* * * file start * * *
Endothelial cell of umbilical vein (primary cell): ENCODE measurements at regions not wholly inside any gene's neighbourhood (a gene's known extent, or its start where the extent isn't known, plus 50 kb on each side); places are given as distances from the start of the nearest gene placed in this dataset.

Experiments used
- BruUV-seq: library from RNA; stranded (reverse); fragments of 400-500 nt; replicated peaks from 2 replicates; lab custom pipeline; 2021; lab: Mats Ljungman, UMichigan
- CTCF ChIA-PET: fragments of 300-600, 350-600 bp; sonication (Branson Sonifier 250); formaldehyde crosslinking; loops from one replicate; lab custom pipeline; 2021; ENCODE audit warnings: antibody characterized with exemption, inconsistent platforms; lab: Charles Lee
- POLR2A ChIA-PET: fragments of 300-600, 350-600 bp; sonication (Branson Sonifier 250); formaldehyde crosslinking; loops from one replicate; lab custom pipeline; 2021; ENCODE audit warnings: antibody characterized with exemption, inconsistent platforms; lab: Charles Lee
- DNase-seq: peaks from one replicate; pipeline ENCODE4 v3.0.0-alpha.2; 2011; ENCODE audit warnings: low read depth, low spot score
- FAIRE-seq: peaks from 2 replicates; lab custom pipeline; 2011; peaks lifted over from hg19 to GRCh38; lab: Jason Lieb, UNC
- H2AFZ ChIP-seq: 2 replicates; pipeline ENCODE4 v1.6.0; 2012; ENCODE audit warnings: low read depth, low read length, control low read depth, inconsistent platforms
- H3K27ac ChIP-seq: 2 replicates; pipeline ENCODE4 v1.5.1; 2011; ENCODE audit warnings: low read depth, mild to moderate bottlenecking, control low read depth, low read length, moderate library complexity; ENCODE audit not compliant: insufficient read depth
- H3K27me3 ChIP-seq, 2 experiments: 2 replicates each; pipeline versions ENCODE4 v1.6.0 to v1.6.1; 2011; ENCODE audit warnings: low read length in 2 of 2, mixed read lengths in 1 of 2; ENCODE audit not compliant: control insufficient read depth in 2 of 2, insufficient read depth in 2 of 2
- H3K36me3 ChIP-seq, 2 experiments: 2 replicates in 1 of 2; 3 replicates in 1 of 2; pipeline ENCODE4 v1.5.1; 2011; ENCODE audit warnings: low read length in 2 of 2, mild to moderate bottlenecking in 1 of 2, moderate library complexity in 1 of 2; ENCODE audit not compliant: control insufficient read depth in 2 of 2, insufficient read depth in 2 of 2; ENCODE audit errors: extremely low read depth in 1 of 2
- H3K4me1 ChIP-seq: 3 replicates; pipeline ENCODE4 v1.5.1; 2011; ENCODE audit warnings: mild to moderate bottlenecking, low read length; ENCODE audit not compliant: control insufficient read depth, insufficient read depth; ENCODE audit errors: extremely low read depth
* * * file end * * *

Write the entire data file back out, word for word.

Endothelial cell of umbilical vein (primary cell): ENCODE measurements at regions not wholly inside any gene's neighbourhood (a gene's known extent, or its start where the extent isn't known, plus 50 kb on each side); places are given as distances from the start of the nearest gene placed in this dataset.

Experiments used
- BruUV-seq: library from RNA; stranded (reverse); fragments of 400-500 nt; replicated peaks from 2 replicates; lab custom pipeline; 2021; lab: Mats Ljungman, UMichigan
- CTCF ChIA-PET: fragments of 300-600, 350-600 bp; sonication (Branson Sonifier 250); formaldehyde crosslinking; loops from one replicate; lab custom pipeline; 2021; ENCODE audit warnings: antibody characterized with exemption, inconsistent platforms; lab: Charles Lee
- POLR2A ChIA-PET: fragments of 300-600, 350-600 bp; sonication (Branson Sonifier 250); formaldehyde crosslinking; loops from one replicate; lab custom pipeline; 2021; ENCODE audit warnings: antibody characterized with exemption, inconsistent platforms; lab: Charles Lee
- DNase-seq: peaks from one replicate; pipeline ENCODE4 v3.0.0-alpha.2; 2011; ENCODE audit warnings: low read depth, low spot score
- FAIRE-seq: peaks from 2 replicates; lab custom pipeline; 2011; peaks lifted over from hg19 to GRCh38; lab: Jason Lieb, UNC
- H2AFZ ChIP-seq: 2 replicates; pipeline ENCODE4 v1.6.0; 2012; ENCODE audit warnings: low read depth, low read length, control low read depth, inconsistent platforms
- H3K27ac ChIP-seq: 2 replicates; pipeline ENCODE4 v1.5.1; 2011; ENCODE audit warnings: low read depth, mild to moderate bottlenecking, control low read depth, low read length, moderate library complexity; ENCODE audit not compliant: insufficient read depth
- H3K27me3 ChIP-seq, 2 experiments: 2 replicates each; pipeline versions ENCODE4 v1.6.0 to v1.6.1; 2011; ENCODE audit warnings: low read length in 2 of 2, mixed read lengths in 1 of 2; ENCODE audit not compliant: control insufficient read depth in 2 of 2, insufficient read depth in 2 of 2
- H3K36me3 ChIP-seq, 2 experiments: 2 replicates in 1 of 2; 3 replicates in 1 of 2; pipeline ENCODE4 v1.5.1; 2011; ENCODE audit warnings: low read length in 2 of 2, mild to moderate bottlenecking in 1 of 2, moderate library complexity in 1 of 2; ENCODE audit not compliant: control insufficient read depth in 2 of 2, insufficient read depth in 2 of 2; ENCODE audit errors: extremely low read depth in 1 of 2
- H3K4me1 ChIP-seq: 3 replicates; pipeline ENCODE4 v1.5.1; 2011; ENCODE audit warnings: mild to moderate bottlenecking, low read length; ENCODE audit not compliant: control insufficient read depth, insufficient read depth; ENCODE audit errors: extremely low read depth